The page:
In 2001 Prime Minister Basdeo Panday found himself in a rather awkward political position. Just one year after winning a majority in the general election of 2000 a revolt by three of his MPs forced him to call fresh elections, since he had lost his majority in Parliament.
The vote on Dec. 10, 2001 ended with Panday's UNC losing one seat and Patrick Manning's PNM winning an extra two to change the result of 2000 from 19 (UNC); 16 (PNM); 1 (NAR) to 18 (UNC) and 18 (PNM).
|United National Congress||279,002||49.9||18||-1|
|People's National Movement||260,075||46.5||18||+2|
|National Team Unity||14,207||2.5||0||New|
|National Alliance for Reconstruction||5,841||1.0||0||-1|
|National Democratic Organisation||50||0.0||0||New|
Panday's response was to invite Manning to join him to form a government of national unity, which Manning promptly rejected. President Robinson then asked both men to meet and try to resolve the political impasse - a near impossible task.
They met; they talked; they agreed. However it didn't settle the fundamental question of who would be Prime Minister. That is the task they handed to the president, saying they would respect his decision and abide by it.
Robinson ended the uncertainty on Christmas Eve by firing Panday and appointing Manning as Prime Minister, allowing Manning to govern for nine months without ever summoning Parliament.
Today the prospect of a tie in the national Parliament has disappeared with the addition of five new seats to make a House of Representatives comprising 41 members.
However, in Tobago there is a real possibility that there could be a tie in the House of Assembly election on January 21. When Chief Secretary Orville London dissolved the House last year his PNM had eight of the 12 seats; the Tobago Organisation of the People led by Ashworth Jack held the other four.
It's difficult to predict how the THA would look after January 21 but at least one informal Internet poll of more than 2,000 respondents is suggesting a tie, with each of the two main parties getting six seats. And one scientific poll on the ground conducted before the Dec. 30 launch of the TOP campaign was predicting a statistical deadheat.
The bottom line is that a tie is a very real possibility and if that happens there is no clear cut constitutional prescription to fix the problem. And in the case of Tobago, the president's only role is to administer the oath of office to the Assemblymen three days after an election or as soon as possible after that "as the President may consider practicable".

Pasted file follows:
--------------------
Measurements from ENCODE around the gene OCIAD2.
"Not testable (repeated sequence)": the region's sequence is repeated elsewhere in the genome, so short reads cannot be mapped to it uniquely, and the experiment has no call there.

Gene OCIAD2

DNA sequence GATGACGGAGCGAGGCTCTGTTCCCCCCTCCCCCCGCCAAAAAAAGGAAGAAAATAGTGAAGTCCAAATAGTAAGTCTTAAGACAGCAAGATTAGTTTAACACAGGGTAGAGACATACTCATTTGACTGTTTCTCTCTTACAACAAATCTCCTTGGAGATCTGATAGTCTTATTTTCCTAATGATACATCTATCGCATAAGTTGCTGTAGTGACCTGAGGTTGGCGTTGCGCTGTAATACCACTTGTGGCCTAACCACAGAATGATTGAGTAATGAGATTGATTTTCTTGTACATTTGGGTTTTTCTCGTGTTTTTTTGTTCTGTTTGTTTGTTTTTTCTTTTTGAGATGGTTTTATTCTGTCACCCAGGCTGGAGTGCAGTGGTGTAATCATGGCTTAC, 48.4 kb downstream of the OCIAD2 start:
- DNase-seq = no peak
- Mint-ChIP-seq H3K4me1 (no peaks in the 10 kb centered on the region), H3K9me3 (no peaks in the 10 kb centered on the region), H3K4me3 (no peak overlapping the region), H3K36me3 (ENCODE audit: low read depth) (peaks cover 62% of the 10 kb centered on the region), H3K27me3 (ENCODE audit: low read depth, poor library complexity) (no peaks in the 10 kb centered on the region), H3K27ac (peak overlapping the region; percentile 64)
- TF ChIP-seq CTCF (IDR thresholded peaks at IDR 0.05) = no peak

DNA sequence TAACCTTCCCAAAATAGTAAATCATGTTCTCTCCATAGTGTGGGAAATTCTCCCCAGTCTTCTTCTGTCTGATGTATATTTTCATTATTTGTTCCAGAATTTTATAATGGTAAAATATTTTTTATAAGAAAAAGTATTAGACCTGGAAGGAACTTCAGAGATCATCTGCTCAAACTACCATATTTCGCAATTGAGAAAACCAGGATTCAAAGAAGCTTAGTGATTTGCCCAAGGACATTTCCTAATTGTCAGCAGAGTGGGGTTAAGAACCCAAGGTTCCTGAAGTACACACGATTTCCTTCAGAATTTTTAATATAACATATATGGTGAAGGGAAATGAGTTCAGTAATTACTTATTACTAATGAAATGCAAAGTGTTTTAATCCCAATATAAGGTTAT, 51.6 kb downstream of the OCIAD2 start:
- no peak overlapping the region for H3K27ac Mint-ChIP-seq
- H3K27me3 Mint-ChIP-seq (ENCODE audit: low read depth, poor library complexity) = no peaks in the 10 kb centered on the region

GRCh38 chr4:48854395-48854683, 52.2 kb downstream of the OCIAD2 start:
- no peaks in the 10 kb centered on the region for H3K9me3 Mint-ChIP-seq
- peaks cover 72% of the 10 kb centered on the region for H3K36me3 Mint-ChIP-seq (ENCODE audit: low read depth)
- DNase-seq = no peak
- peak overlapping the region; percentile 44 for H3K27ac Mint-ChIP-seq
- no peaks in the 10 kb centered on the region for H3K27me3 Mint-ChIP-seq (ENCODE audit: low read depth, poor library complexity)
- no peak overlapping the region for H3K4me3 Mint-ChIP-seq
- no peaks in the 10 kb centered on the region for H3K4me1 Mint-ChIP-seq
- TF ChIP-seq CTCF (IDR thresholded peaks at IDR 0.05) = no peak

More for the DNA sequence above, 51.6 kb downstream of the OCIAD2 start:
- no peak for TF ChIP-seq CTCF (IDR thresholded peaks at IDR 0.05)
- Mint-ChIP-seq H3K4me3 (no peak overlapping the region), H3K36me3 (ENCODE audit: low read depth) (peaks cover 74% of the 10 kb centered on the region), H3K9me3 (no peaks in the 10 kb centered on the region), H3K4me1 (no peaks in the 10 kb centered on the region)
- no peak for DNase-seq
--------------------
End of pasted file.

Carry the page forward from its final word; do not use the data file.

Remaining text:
Section 7 of the THA Act states that the members of the Assembly "shall then elect a Presiding Officer (who may come from inside or outside of the House) and the President will then administer the oath of office to the Presiding Officer."
In a tie, that's where the trouble begins. Would the divided THA be able to agree on an "independent" presiding officer especially in such a politically polarised situation following an election? To do it requires consensus. And that won't be easy to reach.
Obviously in such a situation each of the two parties would be wary of who that person will be. And the reason is really simple. The presiding officer not only supervises the election, she/he can cast a vote to break a tie. So the problem is obvious.
It would seem that a tie on January 21 would frustrate the process of electing a Chief secretary or a Deputy Chief Secretary, which could lead to statutory breakdown because under section 13(1) of the THA Act "No person elected or appointed to the Assembly shall assume the duties of his office until he is administered the relevant oath of office."
And no oath can be administered unless the 12 Assemblymen agree on a leader. In a tie there obviously would be at least two candidates. This means that to win a candidate must get at least one vote from the opposing party, which again would be highly unlikely.
If there continues to be a tie after a second ballot, then the Presiding Officer will exercise a casting vote to determine who will be the Chief Secretary. The same procedure will apply to the post of Deputy Chief Secretary if there is also a tie.
The President will then administer the oath of office to the Chief Secretary and the Deputy Chief Secretary. He would also appoint the Minority Leader by choosing the Assemblyman, who in his opinion, commands the support of the largest number of Assemblymen who do not support the Chief Secretary.
The constitution does not prescribe a role for the Central Government in such a case and there is no formula in the THA act to kick start the assembly if such a situation develops.
Good sense would have to prevail and the elected THA members themselves would have to get creative and figure out a compromise to make the institution work. Another election is not an option, at least according to the written rules.